When Nirmala Sitharaman pulled out the Modi playbook

When Nirmala Sitharaman pulled out the Modi playbook

India’s first full time woman FM delivered a maiden Budget was high on symbolism and low on detail

India's Finance Minister Nirmala Sitharaman (C) gestures during a photo opportunity as she leaves her office to present the federal budget in the parliament in New Delhi. PTI photo

The massive mandate for Prime Minister Narendra Modi in May 2019, made those trapped in the idea of the dream-Budget, salivate at the prospect of a Budget full of “tough decisions”, “bold ideas” and “fundamental reforms”. Big election victories can bring about great changes. But to get a tiger to change its stripes is not one of them. Damn the details and focus on the sauce of symbolism, has been the Modi-mantra. Why fix something that works just fine?

Fittingly, in her speech that lasted more than two hours, Finance Minister Nirmala Sitharaman chose not to be bogged down by the details of sectoral allocations. That was not the only precedent the first full-time woman FM broke away with. In keeping with the spirit of symbolism, the burgundy leather briefcase made way for a red cloth folder. The-five-trillion-dollar-economy is the newest Modi buzz phrase, plonked like an obelisk that not just this Budget but most other economic policy decisions will have to ritually circumambulate. 

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There was symbolic praise for industrialists and wealth creators, soon after the FM arrived at the crease. The very next ball, there was an assurance that gone are the days of looking down on legitimate profits. By the time Sitharaman’s Budget innings came to an end, the same industrialists who earned upwards of Rs 2 crore and Rs 5 crore learnt that their income tax rate had gone up by 3 per cent and 5 per cent respectively. That’s hardly an incentive for high-skilled individuals to choose India over say, Singapore. Given the circumstances, a status quo in income tax rates, is the best the salaried middle-class could have hoped.

Budgets are usually a weathervane of a government’s socio-political objectives. The emphasis on small and medium enterprises (SME) and startups reflects this government’s worries on the job creation. The Bharatiya Janata Party (BJP) believes that the Mudra scheme, where young entrepreneurs could get access to capital from state-owned banks without any collateral, was a key contributor to its electoral success. Therefore, in continuation of the theme, the FM in her Budget has tried to make life a lot easier for SMEs with better access to loans, and a 25 per cent corporate tax rate for companies with revenues of Rs 400 crore.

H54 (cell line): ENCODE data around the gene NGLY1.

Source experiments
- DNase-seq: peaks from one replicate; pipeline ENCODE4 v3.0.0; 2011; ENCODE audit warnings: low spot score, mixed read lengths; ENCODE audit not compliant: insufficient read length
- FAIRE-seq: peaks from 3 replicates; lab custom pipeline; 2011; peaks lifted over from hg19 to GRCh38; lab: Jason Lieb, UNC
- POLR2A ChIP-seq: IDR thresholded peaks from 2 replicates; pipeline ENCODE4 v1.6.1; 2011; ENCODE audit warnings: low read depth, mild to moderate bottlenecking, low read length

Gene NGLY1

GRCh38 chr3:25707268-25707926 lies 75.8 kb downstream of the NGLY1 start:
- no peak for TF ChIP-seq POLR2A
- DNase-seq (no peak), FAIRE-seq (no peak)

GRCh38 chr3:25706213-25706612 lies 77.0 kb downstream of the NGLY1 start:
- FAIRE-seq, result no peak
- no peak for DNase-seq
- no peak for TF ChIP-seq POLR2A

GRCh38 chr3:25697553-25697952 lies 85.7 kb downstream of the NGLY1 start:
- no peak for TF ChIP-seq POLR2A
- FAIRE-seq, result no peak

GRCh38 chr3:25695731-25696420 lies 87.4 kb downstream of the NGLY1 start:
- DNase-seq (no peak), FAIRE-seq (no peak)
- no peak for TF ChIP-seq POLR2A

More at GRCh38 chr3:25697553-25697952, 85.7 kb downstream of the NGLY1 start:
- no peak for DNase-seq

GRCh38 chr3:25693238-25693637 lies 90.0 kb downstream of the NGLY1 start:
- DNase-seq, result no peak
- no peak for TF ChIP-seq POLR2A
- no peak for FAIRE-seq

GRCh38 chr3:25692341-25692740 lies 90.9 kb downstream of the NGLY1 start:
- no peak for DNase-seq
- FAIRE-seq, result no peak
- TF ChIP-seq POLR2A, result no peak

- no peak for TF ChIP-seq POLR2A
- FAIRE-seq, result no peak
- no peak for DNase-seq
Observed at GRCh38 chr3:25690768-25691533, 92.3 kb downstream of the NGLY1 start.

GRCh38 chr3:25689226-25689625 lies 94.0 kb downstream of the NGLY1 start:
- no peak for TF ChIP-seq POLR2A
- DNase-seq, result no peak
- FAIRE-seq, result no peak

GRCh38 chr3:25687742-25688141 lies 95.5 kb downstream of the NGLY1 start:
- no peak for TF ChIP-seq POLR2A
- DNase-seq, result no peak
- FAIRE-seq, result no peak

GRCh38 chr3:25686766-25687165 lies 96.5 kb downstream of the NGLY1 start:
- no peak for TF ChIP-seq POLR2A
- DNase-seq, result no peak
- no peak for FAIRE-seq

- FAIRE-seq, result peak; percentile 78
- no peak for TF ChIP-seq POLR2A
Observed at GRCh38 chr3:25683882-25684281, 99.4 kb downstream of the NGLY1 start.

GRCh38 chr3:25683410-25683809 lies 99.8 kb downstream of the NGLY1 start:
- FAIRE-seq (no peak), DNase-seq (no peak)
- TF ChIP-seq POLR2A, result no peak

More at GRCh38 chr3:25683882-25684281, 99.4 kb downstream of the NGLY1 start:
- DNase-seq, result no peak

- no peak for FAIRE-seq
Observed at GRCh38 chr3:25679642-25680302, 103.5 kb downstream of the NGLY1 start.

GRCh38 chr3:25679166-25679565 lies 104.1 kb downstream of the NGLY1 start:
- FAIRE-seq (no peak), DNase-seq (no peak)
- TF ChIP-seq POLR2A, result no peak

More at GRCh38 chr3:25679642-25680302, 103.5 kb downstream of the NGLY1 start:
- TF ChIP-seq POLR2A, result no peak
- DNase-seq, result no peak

Among the plans articulated in the Budget that can be termed ambitious are piped drinking water for every household by 2025, the big push to make India a hub for electric vehicles and aerospace manufacturing, and the Rs 105,000 crore target from disinvestment of public sector undertakings (PSUs). Given the gargantuan scale of the prevailing water crisis, universal access to piped water can certainly be a game changer. But for that to happen, Indians will have to be convinced to pay for the precious resource, perhaps the most difficult part of the deal. The disinvestment target and the commitment made by the government a few days ago to pump in more than Rs 70,000 crore to revive the terminally ill state-owned telcos MTNL and BSNL simply doesn’t square.

While there were obligatory references to increasing FDI limits in aviation and insurance, curiously, FDI in media too merited a mention after many long years. The decision to offer a Rs 3,000 monthly pension for three crore shopkeepers with turnover of less than Rs 1.5 crore may perhaps mark the beginning of serious efforts to open multi-brand retail up for foreign investors. With this carrot for the small traders, their opposition to the entry of Walmarts and Tescos could lose a bit of bite.

On agriculture, another bugbear for the government, there were no major announcements except the promotion of zero budget natural farming (ZBNF). At best it is a quaint practice that uses cow dung, urine and jaggery as productivity boosters. Farm scientists don’t consider it a scalable solution. Yet, the focus on ZBNF over high-tech farm innovations is perhaps indicative of this government’s instinctive attraction for “Indic” innovations that border on quackery.

But then, on the highway to $ 5 trillion symbolism matters, detail is overrated.

(TR Vivek is a Bengaluru-based journalist)

The views expressed above are the author’s own. They do not necessarily reflect the views of DH.